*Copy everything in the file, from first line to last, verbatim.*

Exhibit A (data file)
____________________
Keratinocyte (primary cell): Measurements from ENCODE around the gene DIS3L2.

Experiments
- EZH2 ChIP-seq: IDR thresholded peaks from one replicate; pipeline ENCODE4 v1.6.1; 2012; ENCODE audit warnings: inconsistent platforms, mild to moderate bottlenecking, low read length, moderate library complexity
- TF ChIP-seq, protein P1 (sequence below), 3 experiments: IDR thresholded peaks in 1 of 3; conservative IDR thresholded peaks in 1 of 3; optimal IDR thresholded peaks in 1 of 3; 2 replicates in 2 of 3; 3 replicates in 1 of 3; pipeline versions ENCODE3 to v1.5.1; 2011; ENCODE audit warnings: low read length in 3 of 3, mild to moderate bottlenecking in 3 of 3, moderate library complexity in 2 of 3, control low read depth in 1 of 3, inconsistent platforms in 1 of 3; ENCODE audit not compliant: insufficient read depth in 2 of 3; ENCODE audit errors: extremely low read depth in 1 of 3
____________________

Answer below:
Keratinocyte (primary cell): Measurements from ENCODE around the gene DIS3L2.

Experiments
- EZH2 ChIP-seq: IDR thresholded peaks from one replicate; pipeline ENCODE4 v1.6.1; 2012; ENCODE audit warnings: inconsistent platforms, mild to moderate bottlenecking, low read length, moderate library complexity
- TF ChIP-seq, protein P1 (sequence below), 3 experiments: IDR thresholded peaks in 1 of 3; conservative IDR thresholded peaks in 1 of 3; optimal IDR thresholded peaks in 1 of 3; 2 replicates in 2 of 3; 3 replicates in 1 of 3; pipeline versions ENCODE3 to v1.5.1; 2011; ENCODE audit warnings: low read length in 3 of 3, mild to moderate bottlenecking in 3 of 3, moderate library complexity in 2 of 3, control low read depth in 1 of 3, inconsistent platforms in 1 of 3; ENCODE audit not compliant: insufficient read depth in 2 of 3; ENCODE audit errors: extremely low read depth in 1 of 3